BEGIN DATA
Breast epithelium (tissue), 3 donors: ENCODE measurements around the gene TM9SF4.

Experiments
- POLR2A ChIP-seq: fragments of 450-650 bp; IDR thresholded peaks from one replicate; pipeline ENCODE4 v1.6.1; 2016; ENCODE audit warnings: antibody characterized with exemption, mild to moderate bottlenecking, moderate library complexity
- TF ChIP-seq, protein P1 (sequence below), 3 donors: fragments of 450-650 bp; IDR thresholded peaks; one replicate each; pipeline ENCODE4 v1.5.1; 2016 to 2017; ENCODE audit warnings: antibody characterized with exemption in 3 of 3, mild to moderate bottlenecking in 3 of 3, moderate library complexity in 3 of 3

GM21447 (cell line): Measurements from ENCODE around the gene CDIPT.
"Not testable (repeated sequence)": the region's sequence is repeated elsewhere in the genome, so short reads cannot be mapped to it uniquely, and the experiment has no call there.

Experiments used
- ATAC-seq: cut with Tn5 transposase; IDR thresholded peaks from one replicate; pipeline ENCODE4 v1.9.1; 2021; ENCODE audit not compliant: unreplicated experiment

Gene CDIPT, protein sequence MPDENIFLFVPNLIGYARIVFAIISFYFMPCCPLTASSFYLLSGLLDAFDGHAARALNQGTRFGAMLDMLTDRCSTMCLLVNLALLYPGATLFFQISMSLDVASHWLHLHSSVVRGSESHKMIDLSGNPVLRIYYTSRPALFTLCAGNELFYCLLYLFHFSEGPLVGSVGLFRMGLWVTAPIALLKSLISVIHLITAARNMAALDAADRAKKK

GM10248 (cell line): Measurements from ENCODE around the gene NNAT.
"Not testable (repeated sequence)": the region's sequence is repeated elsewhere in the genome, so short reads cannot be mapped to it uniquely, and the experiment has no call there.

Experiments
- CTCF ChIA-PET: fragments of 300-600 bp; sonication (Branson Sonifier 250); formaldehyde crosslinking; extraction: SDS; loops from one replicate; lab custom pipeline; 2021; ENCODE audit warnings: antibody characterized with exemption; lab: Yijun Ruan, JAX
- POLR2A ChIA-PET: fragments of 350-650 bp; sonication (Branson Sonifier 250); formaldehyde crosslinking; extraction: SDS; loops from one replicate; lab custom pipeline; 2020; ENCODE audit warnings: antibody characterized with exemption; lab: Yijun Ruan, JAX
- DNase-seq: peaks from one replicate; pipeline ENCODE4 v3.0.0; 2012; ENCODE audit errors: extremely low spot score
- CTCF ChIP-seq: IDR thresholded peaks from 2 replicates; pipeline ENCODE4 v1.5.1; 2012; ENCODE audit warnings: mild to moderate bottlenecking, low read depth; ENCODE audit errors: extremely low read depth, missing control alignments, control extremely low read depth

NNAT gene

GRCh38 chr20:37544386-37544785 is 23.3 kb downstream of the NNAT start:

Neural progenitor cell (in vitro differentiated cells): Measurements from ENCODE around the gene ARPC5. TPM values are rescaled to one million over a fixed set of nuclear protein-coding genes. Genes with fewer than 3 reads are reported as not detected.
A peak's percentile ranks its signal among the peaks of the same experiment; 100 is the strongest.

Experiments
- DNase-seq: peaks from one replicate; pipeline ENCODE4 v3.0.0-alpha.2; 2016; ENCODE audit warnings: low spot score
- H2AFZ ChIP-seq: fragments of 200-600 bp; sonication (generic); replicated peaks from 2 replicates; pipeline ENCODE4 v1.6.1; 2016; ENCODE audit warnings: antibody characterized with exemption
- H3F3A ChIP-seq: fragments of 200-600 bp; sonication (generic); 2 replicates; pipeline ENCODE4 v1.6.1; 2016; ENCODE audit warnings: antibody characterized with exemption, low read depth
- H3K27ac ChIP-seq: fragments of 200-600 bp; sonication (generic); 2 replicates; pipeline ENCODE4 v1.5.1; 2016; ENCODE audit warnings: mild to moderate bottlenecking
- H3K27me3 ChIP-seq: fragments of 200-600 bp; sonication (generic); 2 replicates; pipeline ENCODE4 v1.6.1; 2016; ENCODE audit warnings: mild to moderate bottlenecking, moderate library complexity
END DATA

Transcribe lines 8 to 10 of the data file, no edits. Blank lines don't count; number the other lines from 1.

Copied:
- ATAC-seq: cut with Tn5 transposase; IDR thresholded peaks from one replicate; pipeline ENCODE4 v1.9.1; 2021; ENCODE audit not compliant: unreplicated experiment

Gene CDIPT, protein sequence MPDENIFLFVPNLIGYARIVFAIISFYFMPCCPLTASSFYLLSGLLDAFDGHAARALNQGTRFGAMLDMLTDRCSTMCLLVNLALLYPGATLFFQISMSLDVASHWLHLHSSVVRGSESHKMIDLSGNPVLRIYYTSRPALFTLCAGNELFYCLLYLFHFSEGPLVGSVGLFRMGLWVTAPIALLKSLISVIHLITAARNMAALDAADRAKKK

GM10248 (cell line): Measurements from ENCODE around the gene NNAT.